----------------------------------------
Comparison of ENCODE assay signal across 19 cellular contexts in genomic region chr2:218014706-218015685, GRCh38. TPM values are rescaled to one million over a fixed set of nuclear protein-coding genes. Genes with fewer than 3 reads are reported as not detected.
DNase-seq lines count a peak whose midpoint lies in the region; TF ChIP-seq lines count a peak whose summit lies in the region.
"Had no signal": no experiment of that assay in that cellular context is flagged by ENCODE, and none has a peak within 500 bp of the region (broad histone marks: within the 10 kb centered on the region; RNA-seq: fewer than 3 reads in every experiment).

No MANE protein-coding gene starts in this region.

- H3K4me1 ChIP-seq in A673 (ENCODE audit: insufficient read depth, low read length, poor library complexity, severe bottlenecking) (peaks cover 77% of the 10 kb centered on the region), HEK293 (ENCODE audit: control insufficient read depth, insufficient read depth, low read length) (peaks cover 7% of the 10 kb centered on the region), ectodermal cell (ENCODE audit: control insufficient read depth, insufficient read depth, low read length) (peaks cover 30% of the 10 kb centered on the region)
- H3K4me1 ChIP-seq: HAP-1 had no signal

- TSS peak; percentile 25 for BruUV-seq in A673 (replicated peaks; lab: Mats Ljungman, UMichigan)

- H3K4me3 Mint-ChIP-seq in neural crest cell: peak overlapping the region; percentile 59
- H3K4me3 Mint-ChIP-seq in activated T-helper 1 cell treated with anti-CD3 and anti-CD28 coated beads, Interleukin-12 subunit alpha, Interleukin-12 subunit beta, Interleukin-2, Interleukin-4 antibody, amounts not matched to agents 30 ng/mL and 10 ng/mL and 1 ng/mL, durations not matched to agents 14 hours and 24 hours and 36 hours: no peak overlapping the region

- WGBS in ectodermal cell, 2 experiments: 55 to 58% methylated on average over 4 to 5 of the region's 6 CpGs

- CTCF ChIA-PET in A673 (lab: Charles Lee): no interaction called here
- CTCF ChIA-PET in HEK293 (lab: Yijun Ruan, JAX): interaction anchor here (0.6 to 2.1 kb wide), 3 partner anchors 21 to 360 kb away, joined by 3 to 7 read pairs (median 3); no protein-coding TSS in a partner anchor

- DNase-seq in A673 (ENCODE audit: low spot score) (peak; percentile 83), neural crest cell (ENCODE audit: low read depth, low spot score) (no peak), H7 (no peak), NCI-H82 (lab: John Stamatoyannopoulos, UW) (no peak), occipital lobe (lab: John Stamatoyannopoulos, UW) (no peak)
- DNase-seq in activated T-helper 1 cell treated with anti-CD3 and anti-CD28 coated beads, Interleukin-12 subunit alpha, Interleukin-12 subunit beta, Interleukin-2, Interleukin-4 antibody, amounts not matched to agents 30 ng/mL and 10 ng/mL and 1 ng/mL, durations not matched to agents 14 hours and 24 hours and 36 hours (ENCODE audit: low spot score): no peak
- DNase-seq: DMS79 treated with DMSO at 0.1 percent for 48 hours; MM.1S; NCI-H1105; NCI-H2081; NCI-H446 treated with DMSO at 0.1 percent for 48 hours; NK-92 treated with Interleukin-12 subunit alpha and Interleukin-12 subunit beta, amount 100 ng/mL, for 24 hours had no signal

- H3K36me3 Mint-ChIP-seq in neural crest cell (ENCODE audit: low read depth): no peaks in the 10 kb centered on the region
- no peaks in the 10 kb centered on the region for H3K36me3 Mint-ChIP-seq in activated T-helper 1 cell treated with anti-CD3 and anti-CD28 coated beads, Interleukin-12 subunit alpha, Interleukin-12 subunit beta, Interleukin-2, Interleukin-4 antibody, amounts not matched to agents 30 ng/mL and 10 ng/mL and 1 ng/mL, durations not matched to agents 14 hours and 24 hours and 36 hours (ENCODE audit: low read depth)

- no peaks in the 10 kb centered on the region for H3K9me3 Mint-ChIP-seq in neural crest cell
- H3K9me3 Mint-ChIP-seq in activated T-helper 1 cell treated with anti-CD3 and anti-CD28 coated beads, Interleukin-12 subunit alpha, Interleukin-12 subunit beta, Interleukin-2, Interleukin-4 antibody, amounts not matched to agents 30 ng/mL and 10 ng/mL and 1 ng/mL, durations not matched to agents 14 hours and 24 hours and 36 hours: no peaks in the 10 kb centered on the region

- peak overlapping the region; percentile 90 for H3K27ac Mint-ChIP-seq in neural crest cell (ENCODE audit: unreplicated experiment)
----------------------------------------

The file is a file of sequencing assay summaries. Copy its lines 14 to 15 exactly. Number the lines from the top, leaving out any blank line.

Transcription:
- DNase-seq in activated T-helper 1 cell treated with anti-CD3 and anti-CD28 coated beads, Interleukin-12 subunit alpha, Interleukin-12 subunit beta, Interleukin-2, Interleukin-4 antibody, amounts not matched to agents 30 ng/mL and 10 ng/mL and 1 ng/mL, durations not matched to agents 14 hours and 24 hours and 36 hours (ENCODE audit: low spot score): no peak
- DNase-seq: DMS79 treated with DMSO at 0.1 percent for 48 hours; MM.1S; NCI-H1105; NCI-H2081; NCI-H446 treated with DMSO at 0.1 percent for 48 hours; NK-92 treated with Interleukin-12 subunit alpha and Interleukin-12 subunit beta, amount 100 ng/mL, for 24 hours had no signal